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Thursday, 27 July 2023 11:46

Close encounters with the Kingdom of God

Jesus said to the crowds, ‘The kingdom of heaven is like treasure hidden in a field which someone has found; he hides it again, goes off happy, sells everything he owns and buys the field.

Again, the kingdom of heaven is like a merchant looking for fine pearls; when he finds one of great value he goes and sells everything he owns and buys it.

Again the kingdom of heaven is like a dragnet cast into the sea that brings in a haul of all kinds. When it is full the fishermen haul it ashore; then, sitting down, they collect the good ones in a basket and throw away those that are no use. This is how it will be at the end of time: the angels will appear and separate the wicked from the just to throw them into the blazing furnace where there will be weeping and grinding of teeth.

Have you understood all this?’ They said, ‘yes’. And he said to them, ‘Well, then, every scribe who becomes a disciple of the kingdom of heaven is like a householder who brings out from his storeroom things both new and old.’ (Matthew 13:44-52)

Reflection - Close encounters with the Kingdom of God

In the Gospel, Jesus compares the Kingdom to treasure hidden in a field, to a merchant on the lookout for fine pearls and to a fisherman’s dragnet which brings in a very mixed catch.

The point of the parables is the behaviour of the people in them.

In the first parable someone stumbles across the treasure by chance. Sometimes that can happen to us, too. We are happily living our lives when, by chance, something happens or we meet someone and our lives change for ever. On reflection we discern the presence of God in that encounter.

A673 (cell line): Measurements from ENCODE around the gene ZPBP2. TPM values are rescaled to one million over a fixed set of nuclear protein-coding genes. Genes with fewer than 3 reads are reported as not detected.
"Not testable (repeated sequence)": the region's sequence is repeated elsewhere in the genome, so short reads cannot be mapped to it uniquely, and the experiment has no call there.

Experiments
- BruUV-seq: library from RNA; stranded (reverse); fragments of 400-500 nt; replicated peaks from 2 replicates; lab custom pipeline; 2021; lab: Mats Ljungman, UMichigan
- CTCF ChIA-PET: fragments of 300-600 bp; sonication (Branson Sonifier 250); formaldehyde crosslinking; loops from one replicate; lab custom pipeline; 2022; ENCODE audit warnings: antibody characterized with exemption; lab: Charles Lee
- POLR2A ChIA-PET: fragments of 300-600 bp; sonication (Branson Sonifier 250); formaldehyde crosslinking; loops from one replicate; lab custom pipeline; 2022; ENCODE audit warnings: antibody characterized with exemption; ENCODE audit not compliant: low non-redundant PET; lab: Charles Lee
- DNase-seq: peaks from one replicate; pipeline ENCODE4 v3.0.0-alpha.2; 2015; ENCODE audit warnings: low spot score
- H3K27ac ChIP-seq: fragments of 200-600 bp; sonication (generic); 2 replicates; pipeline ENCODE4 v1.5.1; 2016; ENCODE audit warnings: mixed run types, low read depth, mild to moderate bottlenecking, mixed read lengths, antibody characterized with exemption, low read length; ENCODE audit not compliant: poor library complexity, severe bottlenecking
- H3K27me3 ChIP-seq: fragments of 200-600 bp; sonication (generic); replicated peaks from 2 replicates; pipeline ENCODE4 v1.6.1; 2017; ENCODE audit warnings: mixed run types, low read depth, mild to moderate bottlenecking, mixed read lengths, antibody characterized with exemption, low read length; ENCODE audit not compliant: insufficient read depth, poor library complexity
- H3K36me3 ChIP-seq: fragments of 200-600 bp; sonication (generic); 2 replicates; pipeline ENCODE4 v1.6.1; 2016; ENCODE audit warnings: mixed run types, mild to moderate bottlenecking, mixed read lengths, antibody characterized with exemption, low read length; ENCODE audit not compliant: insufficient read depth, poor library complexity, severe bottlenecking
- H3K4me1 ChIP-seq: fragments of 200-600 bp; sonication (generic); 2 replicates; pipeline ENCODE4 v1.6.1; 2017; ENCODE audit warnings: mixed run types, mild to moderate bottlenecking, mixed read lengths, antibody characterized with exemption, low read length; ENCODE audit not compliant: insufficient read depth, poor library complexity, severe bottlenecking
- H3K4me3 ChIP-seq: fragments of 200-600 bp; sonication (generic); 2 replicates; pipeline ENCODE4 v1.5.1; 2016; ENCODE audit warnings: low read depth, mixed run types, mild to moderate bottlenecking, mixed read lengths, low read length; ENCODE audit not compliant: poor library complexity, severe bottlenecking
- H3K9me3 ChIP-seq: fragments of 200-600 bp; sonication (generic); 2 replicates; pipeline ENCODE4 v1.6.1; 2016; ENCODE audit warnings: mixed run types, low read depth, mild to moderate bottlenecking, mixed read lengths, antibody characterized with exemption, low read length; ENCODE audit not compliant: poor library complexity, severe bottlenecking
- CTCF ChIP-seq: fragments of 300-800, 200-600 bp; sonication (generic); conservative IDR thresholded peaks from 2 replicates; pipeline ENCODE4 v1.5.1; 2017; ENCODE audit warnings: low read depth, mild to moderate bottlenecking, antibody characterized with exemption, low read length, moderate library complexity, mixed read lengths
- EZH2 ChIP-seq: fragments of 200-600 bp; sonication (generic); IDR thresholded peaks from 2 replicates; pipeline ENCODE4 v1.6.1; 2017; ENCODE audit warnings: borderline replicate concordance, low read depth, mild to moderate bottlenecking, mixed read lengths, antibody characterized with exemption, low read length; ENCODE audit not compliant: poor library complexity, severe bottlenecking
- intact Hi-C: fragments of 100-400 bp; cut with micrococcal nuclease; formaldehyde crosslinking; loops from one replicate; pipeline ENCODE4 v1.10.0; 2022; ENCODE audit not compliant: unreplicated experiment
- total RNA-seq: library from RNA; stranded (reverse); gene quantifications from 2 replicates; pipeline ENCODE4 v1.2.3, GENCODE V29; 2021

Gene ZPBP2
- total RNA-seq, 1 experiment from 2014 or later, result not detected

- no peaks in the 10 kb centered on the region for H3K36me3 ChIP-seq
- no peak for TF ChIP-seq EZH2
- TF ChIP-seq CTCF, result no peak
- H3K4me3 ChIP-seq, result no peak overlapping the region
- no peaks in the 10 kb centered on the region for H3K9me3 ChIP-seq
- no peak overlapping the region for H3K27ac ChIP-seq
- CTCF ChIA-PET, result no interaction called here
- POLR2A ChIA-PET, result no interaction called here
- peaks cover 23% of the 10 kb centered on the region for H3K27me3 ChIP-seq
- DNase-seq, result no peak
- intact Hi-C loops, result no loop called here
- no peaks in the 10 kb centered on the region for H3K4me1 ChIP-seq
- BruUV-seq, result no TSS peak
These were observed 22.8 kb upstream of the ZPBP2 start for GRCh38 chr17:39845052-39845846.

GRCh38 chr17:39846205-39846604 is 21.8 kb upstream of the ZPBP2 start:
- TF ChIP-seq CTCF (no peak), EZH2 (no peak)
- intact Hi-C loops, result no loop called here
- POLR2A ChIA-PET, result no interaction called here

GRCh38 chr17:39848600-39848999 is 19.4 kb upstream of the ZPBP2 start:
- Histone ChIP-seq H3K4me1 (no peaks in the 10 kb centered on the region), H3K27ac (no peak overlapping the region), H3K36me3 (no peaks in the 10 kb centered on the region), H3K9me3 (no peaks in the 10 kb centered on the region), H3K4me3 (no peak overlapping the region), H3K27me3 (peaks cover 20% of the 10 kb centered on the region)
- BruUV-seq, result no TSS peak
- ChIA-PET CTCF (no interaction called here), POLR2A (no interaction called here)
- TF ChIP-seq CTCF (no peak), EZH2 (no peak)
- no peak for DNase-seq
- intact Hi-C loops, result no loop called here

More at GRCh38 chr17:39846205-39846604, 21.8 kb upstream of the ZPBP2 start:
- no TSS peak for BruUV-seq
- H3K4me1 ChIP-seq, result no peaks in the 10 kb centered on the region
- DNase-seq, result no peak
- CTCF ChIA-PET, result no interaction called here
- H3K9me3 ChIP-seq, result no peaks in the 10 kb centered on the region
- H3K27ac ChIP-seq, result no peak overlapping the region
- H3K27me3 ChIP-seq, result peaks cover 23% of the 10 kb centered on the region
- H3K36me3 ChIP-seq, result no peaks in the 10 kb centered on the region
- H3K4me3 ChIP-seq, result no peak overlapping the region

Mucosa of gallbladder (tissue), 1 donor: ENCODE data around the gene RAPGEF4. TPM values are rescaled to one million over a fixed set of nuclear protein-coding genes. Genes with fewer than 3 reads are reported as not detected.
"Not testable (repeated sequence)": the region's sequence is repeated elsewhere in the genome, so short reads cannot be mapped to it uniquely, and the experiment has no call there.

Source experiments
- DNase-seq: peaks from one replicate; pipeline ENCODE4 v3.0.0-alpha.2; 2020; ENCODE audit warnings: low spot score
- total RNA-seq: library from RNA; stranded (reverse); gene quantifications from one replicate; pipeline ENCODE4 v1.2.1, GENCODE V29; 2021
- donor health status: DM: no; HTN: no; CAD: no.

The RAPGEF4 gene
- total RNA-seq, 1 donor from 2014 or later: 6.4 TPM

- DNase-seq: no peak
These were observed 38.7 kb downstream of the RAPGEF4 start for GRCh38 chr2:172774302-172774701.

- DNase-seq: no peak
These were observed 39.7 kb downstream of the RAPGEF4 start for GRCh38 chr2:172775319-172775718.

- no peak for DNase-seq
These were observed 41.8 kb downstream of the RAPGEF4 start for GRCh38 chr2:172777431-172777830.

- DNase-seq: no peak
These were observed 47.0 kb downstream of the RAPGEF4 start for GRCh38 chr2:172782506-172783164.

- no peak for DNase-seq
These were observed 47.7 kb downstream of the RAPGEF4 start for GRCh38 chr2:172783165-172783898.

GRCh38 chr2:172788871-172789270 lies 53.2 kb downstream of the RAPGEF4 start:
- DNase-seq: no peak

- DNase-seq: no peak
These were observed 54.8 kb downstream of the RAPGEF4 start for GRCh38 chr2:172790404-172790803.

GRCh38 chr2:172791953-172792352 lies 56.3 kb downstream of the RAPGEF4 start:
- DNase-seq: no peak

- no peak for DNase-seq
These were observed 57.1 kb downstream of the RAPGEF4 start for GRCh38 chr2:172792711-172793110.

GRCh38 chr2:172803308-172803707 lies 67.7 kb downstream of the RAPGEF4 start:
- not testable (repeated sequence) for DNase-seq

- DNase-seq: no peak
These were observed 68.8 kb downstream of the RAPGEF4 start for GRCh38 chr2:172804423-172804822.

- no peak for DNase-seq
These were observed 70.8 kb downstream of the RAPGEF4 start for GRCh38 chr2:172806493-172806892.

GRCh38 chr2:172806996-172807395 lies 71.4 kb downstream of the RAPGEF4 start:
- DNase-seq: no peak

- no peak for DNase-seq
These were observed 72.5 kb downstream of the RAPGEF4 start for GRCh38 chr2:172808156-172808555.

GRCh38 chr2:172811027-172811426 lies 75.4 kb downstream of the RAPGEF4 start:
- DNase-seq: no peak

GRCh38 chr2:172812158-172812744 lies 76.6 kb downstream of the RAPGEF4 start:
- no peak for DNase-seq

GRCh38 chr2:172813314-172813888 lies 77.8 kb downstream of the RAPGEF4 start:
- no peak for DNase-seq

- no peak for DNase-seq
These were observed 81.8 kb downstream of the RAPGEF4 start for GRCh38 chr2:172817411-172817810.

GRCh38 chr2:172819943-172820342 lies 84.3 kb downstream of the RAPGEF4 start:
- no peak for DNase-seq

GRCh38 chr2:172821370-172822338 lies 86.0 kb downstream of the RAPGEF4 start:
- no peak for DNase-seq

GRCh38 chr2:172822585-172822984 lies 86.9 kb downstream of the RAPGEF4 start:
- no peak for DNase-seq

In the second parable the Kingdom is found after a long search. It is a reassurance that those who seek always find, and those who knock on the door will always have it opened.

The third parable introduces a note of reality: the Kingdom is a mixture of all kinds of things and some sorting out is needed.

In the first two parables the joy and delight of those who find (experience) the Kingdom is obvious. It is so strong that nothing is spared in order to posses the Kingdom.

The purpose of parables is not to provide answers to questions but to get us to think.

As we know, the Kingdom of God is not a ‘thing’ or a ‘place’. It is an experience or an encounter with the life of God.

In the life and ministry of Jesus many people experienced the Kingdom through their encounter with him which brought dignity, love, forgiveness, release from illness, disability, guilt, shame and even death. Jesus made present the reign of God’s grace for people in all kinds of need.

While we are sometimes overwhelmed by the experience of the presence of God within our hearts, more often we experience the reign of God’s grace through others. These people, like Jesus, somehow make present, make real the presence and action of God especially (but not only) in our moments of need.

Having experienced that, we too, want to possess, to find and hold onto, the Source which touched us so deeply and brought us hope, comfort and freedom.

The kingdom, as we are reminded in the third parable, is a mixed bag of good and rotten fish, saints and sinners. It is not the task of members of the kingdom to judge; the final sorting out belongs to God alone. In the meantime, patience and tolerance must guide the practice of those in the kingdom.

The people of the kingdom seek the things that are of real value in life. They are prepared to make great sacrifices in order to make them their own. They live their lives with virtue and wisdom and their lives are a blessing for others as they draw from their rich store of values and virtues, of wisdom and grace. They never stop seeking the things of real value, the riches of the kingdom and they never stop making God present for those around them.

You can download and print our prayers and reflections for this Sunday.

pdf Celebrating At Home 17th Sunday in Ordinary Time [PDF] (2.93 MB)                
undefined Celebrating At Home 17th Sunday in Ordinary Time [ePub] (2.45 MB)



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